Man in court over Black inquiry
A man has appeared in Lisburn Magistrates' Court accused of obtaining a car which was later used in the killing of prison officer David Black in Northern Ireland.
Damien Joseph McLaughlin (36), was linked to a Toyota Camry which was moved from the Republic to Northern Ireland before it was used in the murder last month of Mr Black (52). The suspect was detained in Co Tyrone yesterday.
Father-of-two Mr Black, from Cookstown, Co Tyrone, was shot on a motorway in Co Armagh after a Toyota pulled alongside him at high speed while he drove to work at the high-security Maghaberry Prison.
The defendant was accused of obtaining the car at Carrigallen, Co Leitrim, and bringing it to Northern Ireland.
A PSNI officer told the court: “We believe we will be able to prove that the car was moved from there shortly after Mr McLaughlin was in Carrigallen and it was taken straight to Northern Ireland towards the Craigavon area.”
Mr Black was shot dead close to Craigavon on the M1 motorway on November 1st. Dissident republicans claimed responsibility.
The officer said evidence to support a terrorism charge was with gardaí in the Republic and would be forwarded to Northern Ireland as soon as possible.
The accused, dressed in a white top and jeans and flanked by prison officers, stood throughout the brief hearing, as half a dozen police officers kept watch in the crowded courtroom.
Mr Black’s young son Kyle, who spoke movingly at his father’s funeral last month, looked on, while a crowd of supporters in the public gallery applauded the accused as he was led away.
Mr McLaughlin’s lawyer Peter Corrigan said the evidence should have been before the court before the suspect was charged.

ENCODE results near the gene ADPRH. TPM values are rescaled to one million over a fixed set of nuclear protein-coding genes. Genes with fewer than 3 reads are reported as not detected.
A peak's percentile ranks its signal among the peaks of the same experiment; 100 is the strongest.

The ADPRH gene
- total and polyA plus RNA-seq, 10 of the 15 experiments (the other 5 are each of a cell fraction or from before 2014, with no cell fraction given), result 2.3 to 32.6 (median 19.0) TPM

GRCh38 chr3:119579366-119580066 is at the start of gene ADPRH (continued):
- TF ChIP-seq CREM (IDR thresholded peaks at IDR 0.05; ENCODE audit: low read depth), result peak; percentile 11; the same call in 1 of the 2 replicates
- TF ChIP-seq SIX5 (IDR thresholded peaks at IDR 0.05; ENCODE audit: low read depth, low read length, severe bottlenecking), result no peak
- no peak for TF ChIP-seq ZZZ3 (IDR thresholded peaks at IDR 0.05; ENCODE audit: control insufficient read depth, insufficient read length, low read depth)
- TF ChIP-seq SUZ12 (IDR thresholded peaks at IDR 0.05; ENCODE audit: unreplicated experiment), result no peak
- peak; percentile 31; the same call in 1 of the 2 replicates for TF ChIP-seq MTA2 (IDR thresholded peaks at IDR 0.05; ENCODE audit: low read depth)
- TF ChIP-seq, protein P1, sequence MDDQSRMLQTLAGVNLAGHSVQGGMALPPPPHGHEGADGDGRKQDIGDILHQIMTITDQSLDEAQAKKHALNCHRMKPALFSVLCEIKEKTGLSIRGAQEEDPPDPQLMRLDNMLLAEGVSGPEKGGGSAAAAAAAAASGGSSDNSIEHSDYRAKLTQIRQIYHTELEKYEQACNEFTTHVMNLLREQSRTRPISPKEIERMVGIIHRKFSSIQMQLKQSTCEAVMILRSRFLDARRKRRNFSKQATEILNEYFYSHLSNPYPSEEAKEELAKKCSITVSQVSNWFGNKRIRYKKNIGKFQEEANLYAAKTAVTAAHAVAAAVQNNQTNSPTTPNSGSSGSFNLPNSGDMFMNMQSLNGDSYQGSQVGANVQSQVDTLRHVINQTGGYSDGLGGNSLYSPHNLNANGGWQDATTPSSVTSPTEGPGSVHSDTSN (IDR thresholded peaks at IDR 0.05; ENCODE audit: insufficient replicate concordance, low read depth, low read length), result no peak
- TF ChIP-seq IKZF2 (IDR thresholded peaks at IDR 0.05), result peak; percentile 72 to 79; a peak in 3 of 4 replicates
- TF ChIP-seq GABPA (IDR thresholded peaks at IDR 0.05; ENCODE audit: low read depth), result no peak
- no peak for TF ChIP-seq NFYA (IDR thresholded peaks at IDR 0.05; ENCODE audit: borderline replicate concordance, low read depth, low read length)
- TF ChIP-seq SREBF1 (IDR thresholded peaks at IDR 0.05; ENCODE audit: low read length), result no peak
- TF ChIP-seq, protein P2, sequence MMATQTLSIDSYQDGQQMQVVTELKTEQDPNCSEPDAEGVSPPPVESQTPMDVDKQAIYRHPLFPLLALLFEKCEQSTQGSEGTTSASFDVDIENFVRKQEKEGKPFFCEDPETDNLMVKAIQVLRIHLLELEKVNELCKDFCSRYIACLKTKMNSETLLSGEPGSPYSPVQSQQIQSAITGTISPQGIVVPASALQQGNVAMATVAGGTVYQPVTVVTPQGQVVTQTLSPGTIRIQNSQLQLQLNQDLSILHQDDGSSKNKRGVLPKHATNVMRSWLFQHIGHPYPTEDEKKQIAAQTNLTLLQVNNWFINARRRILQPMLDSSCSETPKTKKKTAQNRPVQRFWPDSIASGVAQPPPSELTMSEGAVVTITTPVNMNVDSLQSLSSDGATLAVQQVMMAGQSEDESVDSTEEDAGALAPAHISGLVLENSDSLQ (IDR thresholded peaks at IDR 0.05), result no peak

“There is no evidence in existence against the defendant linking him to the car, no relevant and visible evidence,” he said. “There is an expectation at some future date that there might be evidence.”
District Judge Rosemary Watters said she was prepared to accept the Garda will bring the evidence forward in due course and it will be before a court in Northern Ireland.
“I have to rely on what I am told and rely on a belief that that evidence when it is before a court will convict - or at least there is a prima facie case against the defendant.”
She remanded him in custody to reappear via video-link at Craigavon Magistrates’ Court on January 4th.
Mr Black, a father of two, worked at the high-security Maghaberry jail in Co Antrim where dissident republicans had been on a no-wash protest over strip searches.
He was the first prison officer murdered in Northern Ireland for 20 years. A dissident paramilitary group calling itself the "IRA" claimed responsibility for Mr Black’s murder.
In Dublin, a 44-year-old man appeared before the Special Criminal Court in Dublin this afternoon charged in connection with the murder.
Vincent Banks, of Smithfield Gate Apartments, Smithfield, Dublin 7, is charged with membership of an unlawful organisation styling itself the Irish Republican Army, otherwise Óglaigh na hÉireann, otherwise the IRA on December 18th, 2012. He is also charged with withholding information in relation to the murder of Mr Black. He was remanded in custody until tomorrow.